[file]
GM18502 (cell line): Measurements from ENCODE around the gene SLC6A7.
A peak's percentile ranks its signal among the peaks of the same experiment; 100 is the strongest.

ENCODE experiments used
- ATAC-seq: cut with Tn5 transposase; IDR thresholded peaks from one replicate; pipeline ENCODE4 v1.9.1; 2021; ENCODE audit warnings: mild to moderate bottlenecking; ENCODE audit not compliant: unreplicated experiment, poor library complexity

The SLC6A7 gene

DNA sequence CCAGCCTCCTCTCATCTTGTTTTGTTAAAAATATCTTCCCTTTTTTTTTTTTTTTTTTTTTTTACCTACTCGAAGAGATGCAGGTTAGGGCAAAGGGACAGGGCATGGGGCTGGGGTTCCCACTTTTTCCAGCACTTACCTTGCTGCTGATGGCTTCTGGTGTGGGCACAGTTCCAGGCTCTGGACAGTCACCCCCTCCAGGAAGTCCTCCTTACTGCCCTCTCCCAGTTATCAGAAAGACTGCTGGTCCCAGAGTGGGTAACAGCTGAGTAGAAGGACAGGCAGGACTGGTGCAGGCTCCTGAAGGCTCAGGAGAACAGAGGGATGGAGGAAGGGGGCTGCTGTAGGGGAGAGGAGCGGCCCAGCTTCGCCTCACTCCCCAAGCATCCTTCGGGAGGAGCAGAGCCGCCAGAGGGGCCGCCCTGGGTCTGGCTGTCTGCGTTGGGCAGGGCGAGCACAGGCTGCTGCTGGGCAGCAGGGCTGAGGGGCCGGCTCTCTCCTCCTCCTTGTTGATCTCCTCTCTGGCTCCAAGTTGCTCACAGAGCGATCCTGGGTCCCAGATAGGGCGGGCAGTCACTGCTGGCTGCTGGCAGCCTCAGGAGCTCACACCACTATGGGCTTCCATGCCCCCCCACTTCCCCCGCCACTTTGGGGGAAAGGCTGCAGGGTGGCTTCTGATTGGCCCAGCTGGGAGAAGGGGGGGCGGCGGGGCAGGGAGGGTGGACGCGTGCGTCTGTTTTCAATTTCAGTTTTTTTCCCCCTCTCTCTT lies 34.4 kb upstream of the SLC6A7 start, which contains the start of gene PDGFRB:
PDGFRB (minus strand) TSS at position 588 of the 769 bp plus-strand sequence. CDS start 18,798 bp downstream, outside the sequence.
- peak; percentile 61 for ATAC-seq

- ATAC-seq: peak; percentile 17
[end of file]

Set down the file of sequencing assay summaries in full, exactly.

GM18502 (cell line): Measurements from ENCODE around the gene SLC6A7.
A peak's percentile ranks its signal among the peaks of the same experiment; 100 is the strongest.

ENCODE experiments used
- ATAC-seq: cut with Tn5 transposase; IDR thresholded peaks from one replicate; pipeline ENCODE4 v1.9.1; 2021; ENCODE audit warnings: mild to moderate bottlenecking; ENCODE audit not compliant: unreplicated experiment, poor library complexity

The SLC6A7 gene

DNA sequence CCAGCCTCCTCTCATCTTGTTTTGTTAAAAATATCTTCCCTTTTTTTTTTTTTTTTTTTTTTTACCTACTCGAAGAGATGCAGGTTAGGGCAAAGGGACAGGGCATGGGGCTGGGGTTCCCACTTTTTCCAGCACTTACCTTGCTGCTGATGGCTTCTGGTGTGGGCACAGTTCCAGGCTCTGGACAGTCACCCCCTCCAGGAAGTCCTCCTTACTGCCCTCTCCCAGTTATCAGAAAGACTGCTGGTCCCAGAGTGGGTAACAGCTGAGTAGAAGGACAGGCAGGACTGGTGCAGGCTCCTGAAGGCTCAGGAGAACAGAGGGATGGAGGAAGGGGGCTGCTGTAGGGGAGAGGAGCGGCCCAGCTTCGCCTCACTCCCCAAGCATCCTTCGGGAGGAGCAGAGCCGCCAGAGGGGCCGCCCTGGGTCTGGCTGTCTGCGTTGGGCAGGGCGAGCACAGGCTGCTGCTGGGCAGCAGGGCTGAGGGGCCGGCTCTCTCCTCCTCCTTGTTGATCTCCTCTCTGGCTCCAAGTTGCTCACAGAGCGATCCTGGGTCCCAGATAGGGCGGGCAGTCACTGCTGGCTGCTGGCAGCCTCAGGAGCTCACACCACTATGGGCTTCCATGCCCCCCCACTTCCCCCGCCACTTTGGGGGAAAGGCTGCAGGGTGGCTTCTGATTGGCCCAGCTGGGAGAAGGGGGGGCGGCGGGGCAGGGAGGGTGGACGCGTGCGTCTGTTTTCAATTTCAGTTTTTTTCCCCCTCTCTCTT lies 34.4 kb upstream of the SLC6A7 start, which contains the start of gene PDGFRB:
PDGFRB (minus strand) TSS at position 588 of the 769 bp plus-strand sequence. CDS start 18,798 bp downstream, outside the sequence.
- peak; percentile 61 for ATAC-seq

- ATAC-seq: peak; percentile 17